• Fire: the rainbow colors that result from the dispersion of the white light traveling through the diamond (in practice, the white light entering the diamond is split into the visible spectrum colors).
  • Scintillation: the pattern of light and dark areas and the spots of light, or sparkle, you see when the diamond, the light source, or the observer move. 

It is essential to don't confuse the diamond cut with the shape and cutting style. The shape refers to the outline of the stone, like round, oval, pear, heart, octagonal, or marquise. Different shapes can combine with different cutting styles, the most important of which are the brilliant cut, step cut, and mixed cut. The brilliant cut has many triangular and kite-shaped facets arranged to deliver maximum brilliance and fire. Step cuts usually consist of long and narrow rectangular-, square-, or tapered-shaped facets that create a less sparkling and more sober look. Mixed cut, instead, combines brilliant-cut and step-cut styles.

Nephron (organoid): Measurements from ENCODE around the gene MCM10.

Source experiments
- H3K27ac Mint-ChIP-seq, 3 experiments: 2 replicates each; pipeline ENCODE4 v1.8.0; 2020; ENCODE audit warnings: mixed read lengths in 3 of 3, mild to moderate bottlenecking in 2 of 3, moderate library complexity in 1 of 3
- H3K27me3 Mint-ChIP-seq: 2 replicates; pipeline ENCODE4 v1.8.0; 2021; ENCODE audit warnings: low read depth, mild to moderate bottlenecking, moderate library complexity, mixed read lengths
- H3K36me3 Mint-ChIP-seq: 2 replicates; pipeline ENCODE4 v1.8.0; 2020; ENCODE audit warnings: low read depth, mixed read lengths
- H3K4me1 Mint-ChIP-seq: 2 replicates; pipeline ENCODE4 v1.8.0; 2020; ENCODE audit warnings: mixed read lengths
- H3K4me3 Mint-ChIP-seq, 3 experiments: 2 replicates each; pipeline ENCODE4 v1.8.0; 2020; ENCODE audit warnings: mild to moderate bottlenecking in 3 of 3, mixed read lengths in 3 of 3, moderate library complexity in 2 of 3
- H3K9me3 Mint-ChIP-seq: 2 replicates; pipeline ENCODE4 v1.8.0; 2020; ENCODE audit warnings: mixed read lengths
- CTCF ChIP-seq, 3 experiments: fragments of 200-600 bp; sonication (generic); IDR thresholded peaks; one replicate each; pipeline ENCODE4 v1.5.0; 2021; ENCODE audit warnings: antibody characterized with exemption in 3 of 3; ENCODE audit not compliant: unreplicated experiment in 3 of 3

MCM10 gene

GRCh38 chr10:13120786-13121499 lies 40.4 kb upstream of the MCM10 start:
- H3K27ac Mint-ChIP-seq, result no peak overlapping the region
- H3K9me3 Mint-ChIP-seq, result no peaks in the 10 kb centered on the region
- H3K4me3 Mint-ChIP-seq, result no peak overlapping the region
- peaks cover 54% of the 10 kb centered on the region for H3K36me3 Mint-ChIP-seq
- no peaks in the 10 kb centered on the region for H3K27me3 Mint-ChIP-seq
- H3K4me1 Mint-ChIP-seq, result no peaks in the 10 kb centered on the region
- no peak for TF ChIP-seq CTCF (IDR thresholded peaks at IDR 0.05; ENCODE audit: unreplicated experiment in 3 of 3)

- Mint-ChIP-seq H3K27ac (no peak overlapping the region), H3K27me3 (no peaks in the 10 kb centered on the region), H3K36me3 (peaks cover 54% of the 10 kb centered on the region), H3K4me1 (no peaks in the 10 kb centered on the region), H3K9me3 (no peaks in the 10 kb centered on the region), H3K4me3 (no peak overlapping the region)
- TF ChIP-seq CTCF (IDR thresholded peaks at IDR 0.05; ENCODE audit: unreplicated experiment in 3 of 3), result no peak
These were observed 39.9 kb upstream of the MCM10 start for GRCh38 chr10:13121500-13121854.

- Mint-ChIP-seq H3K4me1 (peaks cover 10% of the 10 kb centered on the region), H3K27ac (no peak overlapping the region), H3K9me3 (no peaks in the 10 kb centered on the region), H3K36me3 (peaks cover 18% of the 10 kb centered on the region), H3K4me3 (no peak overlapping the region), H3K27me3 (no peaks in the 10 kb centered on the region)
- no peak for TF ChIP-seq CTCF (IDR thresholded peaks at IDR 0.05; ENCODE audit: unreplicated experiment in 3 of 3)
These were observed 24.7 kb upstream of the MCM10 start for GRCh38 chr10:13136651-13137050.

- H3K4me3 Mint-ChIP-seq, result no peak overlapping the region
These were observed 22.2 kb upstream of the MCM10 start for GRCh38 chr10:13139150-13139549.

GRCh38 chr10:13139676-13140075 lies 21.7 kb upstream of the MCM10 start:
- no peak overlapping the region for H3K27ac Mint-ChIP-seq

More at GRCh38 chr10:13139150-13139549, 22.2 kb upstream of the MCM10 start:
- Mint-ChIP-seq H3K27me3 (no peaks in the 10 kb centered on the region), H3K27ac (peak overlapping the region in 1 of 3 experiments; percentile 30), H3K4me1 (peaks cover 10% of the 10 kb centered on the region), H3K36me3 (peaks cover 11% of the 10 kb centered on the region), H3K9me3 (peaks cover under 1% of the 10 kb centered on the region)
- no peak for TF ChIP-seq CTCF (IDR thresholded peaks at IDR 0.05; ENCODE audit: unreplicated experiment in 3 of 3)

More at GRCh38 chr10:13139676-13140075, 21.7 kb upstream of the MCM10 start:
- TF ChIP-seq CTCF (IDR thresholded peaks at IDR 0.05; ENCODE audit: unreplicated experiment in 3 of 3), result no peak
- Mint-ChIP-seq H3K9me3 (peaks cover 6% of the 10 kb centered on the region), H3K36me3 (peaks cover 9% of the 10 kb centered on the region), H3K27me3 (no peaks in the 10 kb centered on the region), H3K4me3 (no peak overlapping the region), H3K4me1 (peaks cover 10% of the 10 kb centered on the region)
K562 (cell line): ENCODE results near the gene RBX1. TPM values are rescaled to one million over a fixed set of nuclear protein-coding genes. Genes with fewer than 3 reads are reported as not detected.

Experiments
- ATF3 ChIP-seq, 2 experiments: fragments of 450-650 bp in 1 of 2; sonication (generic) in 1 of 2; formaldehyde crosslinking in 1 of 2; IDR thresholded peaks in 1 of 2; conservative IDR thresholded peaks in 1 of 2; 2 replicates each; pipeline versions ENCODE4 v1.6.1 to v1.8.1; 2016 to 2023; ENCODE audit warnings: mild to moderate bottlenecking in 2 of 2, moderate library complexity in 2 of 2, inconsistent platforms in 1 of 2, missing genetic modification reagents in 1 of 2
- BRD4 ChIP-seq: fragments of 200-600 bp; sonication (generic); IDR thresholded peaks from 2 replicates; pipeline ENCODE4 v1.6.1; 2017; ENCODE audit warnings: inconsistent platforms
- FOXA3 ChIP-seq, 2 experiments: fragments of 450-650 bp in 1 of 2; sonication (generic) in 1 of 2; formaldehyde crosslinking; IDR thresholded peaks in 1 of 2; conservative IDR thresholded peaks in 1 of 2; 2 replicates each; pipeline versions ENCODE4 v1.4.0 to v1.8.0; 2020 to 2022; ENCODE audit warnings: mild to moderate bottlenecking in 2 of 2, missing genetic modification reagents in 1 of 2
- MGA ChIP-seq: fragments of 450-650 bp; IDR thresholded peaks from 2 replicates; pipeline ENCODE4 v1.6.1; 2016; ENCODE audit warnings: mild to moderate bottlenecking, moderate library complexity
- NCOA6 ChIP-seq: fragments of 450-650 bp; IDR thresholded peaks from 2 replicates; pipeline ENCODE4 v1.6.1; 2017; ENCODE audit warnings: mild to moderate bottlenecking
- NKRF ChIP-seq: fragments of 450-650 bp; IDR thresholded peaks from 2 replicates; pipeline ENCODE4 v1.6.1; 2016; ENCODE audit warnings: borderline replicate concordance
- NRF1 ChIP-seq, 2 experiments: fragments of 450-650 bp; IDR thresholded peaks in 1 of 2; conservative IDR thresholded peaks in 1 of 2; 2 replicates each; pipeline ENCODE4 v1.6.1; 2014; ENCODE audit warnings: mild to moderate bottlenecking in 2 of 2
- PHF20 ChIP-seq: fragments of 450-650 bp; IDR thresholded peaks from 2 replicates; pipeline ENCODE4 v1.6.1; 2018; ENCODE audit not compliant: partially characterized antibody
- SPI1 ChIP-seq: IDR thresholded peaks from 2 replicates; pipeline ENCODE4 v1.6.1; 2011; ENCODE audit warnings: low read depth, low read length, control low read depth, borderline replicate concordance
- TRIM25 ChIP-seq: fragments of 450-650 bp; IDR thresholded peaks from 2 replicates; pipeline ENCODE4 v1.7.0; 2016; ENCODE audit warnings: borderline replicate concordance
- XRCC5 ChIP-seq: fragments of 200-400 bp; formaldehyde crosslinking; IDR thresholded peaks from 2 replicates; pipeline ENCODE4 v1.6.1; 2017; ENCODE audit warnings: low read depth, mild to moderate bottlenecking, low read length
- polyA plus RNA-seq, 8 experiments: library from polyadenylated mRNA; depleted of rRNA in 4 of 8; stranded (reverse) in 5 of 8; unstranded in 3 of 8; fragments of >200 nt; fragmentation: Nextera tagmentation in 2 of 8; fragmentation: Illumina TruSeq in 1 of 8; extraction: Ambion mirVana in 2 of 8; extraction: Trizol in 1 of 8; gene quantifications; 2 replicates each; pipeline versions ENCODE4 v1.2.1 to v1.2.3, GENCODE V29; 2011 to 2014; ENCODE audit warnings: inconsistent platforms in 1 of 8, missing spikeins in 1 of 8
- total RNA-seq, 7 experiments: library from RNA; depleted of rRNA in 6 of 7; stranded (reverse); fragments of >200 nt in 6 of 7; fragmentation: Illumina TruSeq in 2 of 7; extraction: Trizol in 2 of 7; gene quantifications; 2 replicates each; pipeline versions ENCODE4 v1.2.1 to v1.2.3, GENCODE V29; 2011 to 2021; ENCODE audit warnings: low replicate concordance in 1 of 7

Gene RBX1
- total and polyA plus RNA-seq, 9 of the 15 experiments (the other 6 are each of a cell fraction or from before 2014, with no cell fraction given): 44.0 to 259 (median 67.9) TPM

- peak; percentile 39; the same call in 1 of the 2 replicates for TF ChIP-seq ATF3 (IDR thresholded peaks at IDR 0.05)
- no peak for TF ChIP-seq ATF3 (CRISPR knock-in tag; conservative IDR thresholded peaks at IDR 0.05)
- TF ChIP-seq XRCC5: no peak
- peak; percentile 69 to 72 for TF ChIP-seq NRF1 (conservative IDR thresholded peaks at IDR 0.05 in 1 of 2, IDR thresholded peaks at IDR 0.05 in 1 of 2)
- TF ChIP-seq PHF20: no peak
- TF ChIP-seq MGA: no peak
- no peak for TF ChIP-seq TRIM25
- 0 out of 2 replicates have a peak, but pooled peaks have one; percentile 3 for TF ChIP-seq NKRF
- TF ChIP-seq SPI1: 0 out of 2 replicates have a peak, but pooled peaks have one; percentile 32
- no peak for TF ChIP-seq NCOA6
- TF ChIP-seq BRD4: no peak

Diamond Cut Scale
The Gemological Institute of America (GIA) developed a precise cut grading system that applies to the standard round brilliant cut diamonds - the most used in diamond jewelry - in all clarities across the D-to-Z color range. A standard round brilliant diamond's cut is evaluated on a scale composed of five cut grades: Excellent (Ex), Very Good (VG), Good (G), Fair (F), and Poor (P). 
Diamonds with Excellent-to-Very Good cut grades will reflect and return light to the viewer in the best way, so they will look alive, sparkling, and brighter than poorly-cut diamonds, which instead are lifeless, dull, and often with prominent dark areas, even if they have the same size, color, and clarity.